Review: Nonstop dancing no tragedy in this 'Othello'

April 25, 2013
Chicago Tribune
Sid Smith


Drenched in darkness and horror, "Othello," one of the best acquisitions of the Joffrey Ballet during its time in Chicago, is back at the Auditorium Theatre, the case of intoxicating dance fueled by the ugliest of human failings.

A fair complaint against most classic, full-length ballets is that they offer too little dance, what with all the pantomime padding and interminable peasant gamboling. But in "Othello," choreographer and Chicago native Lar Lubovitch never lets the dancing stop, a gripping if relentless cavalcade that's also classical technique tweaked and remade by Lubovitch's longtime leanings in modern dance. An early romp by Cassio, for instance, includes midair turns in which his leg and torso push a tad farther and harder than usual, just as the steely, creepy duet for Iago and Emilia that ends Act 1 is part classic pas de deux — her extended legs employed as stark geometry — and part psychodrama, seduction and sadism intermixed.

"Othello" boasts a kind of perpetual mechanism of metaphors, from the lifting and dipping of the women, as if they, too, were undulating handkerchiefs like the one at the center of the plot, to the interlocking hands that foreshadow strangulation. You know you're in for horror from the opening moment, with Othello curled up and then unfurling as if he were a monster about to leave his lair, not long before wedding guests spill out of the chapel more like writhing, interlaced worms than revelers. The Act 2 tarantella seems peopled by asylum inmates, and Othello and Desdemona end it all with a wrenching duet of homicide.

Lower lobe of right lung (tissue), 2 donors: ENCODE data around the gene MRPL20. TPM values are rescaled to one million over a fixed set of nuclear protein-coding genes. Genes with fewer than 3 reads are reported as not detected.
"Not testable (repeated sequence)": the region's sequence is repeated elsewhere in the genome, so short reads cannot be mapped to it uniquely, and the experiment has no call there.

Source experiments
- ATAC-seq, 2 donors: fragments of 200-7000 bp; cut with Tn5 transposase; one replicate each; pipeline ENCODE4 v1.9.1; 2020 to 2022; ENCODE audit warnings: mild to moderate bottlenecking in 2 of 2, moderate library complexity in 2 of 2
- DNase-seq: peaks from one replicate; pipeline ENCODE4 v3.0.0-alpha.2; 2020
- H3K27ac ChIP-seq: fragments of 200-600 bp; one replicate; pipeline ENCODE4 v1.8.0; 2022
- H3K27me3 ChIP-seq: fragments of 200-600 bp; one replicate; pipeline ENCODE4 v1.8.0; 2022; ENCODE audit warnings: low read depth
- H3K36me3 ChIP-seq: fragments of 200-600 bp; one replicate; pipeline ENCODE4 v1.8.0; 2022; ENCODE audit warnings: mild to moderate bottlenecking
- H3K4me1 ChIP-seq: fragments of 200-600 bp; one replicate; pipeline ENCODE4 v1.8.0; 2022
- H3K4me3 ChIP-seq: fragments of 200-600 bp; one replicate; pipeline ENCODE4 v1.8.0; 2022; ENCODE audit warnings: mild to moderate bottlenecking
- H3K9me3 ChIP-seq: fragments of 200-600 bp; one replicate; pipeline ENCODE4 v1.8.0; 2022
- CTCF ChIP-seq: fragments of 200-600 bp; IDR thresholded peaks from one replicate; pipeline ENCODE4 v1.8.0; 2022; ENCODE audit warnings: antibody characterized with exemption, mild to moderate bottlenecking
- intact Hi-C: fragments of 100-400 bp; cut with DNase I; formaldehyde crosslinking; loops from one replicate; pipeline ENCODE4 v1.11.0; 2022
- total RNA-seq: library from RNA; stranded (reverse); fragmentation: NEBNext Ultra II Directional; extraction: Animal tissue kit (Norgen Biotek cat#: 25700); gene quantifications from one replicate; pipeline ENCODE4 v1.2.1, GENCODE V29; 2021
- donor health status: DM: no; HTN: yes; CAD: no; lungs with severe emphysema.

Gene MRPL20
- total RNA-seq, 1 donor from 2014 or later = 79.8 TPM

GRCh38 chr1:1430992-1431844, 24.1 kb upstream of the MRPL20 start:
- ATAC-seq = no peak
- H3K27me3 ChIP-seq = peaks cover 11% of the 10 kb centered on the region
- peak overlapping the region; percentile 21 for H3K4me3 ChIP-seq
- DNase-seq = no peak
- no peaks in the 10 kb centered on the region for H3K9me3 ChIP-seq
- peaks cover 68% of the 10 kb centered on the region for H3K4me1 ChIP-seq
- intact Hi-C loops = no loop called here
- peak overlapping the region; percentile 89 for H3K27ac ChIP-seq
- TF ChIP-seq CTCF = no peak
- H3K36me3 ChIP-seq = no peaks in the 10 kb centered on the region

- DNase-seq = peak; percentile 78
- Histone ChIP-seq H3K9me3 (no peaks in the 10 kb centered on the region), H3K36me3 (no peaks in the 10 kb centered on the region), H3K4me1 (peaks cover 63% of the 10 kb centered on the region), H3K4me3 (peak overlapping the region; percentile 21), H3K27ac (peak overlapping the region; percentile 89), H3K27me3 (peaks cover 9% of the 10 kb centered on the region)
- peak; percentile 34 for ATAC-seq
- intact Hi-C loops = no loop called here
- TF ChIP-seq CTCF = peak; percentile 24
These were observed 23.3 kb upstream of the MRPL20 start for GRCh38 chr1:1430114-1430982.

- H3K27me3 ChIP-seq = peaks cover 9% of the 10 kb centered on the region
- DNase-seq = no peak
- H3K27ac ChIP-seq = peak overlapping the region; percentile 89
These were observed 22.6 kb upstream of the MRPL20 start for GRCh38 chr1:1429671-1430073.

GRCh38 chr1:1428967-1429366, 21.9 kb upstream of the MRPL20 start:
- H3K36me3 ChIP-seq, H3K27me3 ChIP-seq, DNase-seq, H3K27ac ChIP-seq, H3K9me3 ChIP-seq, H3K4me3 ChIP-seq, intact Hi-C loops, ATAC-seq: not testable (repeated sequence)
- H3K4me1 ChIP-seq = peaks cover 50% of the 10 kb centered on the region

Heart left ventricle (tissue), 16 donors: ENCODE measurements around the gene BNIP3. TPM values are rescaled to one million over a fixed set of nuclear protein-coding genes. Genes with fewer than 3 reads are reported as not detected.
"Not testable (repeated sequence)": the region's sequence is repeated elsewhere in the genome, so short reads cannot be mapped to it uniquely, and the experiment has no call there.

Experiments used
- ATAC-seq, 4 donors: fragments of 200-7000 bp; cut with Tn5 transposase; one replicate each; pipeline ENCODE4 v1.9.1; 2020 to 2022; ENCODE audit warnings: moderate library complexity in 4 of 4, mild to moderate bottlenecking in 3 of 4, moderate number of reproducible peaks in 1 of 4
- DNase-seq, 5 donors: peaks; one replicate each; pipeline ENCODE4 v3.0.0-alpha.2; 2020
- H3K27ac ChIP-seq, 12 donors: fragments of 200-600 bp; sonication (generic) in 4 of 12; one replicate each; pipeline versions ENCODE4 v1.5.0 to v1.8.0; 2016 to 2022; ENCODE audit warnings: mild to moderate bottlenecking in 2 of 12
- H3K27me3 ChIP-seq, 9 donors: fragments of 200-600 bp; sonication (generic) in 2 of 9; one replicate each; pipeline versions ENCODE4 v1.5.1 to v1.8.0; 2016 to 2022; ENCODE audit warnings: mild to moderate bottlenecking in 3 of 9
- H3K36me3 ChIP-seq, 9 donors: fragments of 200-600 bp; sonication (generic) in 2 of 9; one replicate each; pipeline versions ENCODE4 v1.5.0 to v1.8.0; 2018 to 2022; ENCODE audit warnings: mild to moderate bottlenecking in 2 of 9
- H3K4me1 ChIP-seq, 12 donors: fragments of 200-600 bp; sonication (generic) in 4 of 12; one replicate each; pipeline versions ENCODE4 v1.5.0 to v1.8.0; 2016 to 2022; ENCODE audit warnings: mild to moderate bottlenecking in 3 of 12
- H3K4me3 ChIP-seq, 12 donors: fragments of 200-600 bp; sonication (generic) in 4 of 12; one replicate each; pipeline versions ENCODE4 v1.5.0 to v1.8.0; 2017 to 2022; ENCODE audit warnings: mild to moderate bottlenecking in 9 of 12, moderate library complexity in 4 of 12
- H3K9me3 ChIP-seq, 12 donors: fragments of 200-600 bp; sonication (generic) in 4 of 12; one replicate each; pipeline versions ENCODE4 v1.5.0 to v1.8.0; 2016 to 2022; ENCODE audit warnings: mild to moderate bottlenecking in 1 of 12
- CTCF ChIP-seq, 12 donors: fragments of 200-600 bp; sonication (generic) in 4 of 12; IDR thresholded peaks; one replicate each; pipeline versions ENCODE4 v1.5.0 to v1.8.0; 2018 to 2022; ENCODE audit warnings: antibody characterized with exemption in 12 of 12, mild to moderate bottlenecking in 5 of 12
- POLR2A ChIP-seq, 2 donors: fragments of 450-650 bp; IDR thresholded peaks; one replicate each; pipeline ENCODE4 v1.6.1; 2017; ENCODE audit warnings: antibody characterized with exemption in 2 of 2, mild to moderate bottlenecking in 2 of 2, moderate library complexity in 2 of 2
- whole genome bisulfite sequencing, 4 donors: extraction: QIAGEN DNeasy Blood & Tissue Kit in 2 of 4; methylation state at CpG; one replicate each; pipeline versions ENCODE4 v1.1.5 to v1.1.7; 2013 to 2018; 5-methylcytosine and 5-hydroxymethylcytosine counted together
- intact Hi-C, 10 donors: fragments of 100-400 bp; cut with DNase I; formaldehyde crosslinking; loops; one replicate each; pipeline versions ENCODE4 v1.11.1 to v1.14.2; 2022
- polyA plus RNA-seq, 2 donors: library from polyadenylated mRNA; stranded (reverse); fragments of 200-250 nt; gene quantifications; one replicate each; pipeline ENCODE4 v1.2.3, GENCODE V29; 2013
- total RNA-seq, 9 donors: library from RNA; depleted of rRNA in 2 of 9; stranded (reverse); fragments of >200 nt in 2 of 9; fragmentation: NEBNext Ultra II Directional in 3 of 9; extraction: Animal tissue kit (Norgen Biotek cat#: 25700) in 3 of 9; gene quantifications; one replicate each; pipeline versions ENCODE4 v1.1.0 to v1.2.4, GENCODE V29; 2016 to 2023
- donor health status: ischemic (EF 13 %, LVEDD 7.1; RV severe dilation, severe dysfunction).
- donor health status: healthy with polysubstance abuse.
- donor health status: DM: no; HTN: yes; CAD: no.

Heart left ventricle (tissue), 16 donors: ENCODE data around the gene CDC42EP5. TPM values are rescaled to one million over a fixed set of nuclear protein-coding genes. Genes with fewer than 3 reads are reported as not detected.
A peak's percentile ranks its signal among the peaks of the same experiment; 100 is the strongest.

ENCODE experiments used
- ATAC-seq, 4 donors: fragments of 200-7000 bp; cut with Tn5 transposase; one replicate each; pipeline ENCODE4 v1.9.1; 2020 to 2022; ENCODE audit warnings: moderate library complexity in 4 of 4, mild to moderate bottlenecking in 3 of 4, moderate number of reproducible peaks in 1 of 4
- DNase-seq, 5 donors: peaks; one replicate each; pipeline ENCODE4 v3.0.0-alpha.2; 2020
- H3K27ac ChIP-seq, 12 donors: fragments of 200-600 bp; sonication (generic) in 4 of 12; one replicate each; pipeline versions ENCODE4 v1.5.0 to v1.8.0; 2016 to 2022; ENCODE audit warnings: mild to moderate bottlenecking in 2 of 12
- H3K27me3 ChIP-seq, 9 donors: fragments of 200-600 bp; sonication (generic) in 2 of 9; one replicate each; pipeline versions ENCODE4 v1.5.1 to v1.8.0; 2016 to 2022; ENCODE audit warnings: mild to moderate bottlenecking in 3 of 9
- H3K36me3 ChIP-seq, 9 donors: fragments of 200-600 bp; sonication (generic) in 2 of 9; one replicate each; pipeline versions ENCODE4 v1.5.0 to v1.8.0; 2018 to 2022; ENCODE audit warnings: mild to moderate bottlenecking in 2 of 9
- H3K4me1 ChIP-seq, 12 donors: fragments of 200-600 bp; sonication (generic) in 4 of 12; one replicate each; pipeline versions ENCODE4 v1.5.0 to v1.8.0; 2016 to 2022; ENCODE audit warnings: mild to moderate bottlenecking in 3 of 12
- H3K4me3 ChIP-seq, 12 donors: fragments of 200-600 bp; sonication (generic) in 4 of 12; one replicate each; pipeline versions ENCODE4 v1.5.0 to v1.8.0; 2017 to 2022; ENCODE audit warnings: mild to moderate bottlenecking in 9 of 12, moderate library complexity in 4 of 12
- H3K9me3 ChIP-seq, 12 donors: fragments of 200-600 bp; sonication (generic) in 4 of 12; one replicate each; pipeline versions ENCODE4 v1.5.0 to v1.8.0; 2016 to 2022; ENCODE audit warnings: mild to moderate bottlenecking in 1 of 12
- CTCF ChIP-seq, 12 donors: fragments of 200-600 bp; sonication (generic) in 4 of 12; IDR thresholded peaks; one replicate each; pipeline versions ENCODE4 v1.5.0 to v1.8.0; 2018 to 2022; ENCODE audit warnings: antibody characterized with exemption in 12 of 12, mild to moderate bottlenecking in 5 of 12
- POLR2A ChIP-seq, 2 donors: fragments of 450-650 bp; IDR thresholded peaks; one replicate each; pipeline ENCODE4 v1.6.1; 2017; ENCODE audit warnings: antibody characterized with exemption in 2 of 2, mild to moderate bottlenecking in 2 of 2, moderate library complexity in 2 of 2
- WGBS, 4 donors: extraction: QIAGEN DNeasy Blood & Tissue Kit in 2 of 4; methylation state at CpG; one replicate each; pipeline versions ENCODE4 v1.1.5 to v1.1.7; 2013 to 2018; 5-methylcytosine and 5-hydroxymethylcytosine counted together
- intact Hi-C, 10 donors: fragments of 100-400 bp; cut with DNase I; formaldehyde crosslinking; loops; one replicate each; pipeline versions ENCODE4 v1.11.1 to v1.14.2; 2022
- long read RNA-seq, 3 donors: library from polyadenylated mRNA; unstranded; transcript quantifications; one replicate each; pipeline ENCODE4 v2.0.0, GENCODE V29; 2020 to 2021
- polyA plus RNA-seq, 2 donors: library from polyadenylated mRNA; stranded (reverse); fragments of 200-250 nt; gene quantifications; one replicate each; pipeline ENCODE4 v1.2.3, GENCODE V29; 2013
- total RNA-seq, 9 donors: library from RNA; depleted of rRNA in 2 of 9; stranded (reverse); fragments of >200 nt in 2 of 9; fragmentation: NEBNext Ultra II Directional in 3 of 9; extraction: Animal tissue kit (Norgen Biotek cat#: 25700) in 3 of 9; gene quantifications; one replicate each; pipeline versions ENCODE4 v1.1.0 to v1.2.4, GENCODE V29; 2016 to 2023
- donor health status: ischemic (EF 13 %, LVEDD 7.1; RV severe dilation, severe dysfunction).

Wednesday's opening starred Fabrice Calmels as a towering, impassioned Othello, bronzed, heroic and deadly; April Daly as a sweet but strong Desdemona, her body stiff and yet magically acrobatic in certain key moments; sprightly, buoyant Aaron Rogers as Cassio; Matthew Adamczyk, fiendish and slithering as Iago and maybe in love with Othello, judging from a late duet during which Elliot Goldenthal's searing score briefly turns jazzy; and stately, naturally elegant Valerie Robin, cast against type but magnificent as Emilia, Iago's self-effacing punching bag and possibly the ballet's true hero.

Alas, this is Robin's farewell engagement, all the more reason to catch one of the performances with her in the role.